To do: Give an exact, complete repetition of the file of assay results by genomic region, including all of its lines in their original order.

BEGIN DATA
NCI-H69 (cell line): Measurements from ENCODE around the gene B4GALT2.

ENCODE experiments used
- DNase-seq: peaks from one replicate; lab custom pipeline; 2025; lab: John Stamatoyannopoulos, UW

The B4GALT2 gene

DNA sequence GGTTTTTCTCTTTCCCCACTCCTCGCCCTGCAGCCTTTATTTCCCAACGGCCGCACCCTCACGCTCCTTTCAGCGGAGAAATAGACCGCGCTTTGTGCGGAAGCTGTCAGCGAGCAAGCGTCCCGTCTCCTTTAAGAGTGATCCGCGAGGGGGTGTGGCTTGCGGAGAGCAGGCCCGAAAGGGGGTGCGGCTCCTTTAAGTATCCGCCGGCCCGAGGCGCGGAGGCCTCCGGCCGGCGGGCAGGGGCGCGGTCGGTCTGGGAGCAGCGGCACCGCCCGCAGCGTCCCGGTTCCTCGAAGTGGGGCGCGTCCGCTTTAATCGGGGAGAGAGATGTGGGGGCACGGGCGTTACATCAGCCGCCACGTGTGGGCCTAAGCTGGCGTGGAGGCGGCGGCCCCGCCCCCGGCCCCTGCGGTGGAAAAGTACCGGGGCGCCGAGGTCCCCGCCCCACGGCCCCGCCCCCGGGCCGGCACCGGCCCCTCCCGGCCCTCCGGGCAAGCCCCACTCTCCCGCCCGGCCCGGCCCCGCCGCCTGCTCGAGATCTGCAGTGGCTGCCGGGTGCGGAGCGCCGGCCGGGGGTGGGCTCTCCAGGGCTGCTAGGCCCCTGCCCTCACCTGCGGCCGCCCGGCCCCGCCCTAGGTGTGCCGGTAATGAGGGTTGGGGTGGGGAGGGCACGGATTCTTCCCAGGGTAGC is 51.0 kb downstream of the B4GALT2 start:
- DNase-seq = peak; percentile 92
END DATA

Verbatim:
NCI-H69 (cell line): Measurements from ENCODE around the gene B4GALT2.

ENCODE experiments used
- DNase-seq: peaks from one replicate; lab custom pipeline; 2025; lab: John Stamatoyannopoulos, UW

The B4GALT2 gene

DNA sequence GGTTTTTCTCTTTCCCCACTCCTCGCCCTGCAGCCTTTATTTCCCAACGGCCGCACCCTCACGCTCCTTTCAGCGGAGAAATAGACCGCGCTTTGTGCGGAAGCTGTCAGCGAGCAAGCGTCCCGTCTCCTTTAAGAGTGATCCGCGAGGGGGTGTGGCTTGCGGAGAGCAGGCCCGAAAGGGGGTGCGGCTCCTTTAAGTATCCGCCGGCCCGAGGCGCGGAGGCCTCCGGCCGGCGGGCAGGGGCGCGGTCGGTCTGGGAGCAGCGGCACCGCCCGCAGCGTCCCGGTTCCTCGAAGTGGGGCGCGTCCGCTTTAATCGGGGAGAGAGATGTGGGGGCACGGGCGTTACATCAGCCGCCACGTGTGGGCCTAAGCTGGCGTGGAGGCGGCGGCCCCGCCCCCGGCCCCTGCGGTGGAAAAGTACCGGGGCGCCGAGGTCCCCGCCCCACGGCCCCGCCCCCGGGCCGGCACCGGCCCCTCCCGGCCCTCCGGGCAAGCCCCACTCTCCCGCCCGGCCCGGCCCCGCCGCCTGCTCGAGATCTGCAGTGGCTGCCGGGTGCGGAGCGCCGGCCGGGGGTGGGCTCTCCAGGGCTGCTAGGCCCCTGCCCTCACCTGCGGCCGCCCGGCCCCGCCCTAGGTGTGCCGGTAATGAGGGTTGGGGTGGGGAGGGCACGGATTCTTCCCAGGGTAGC is 51.0 kb downstream of the B4GALT2 start:
- DNase-seq = peak; percentile 92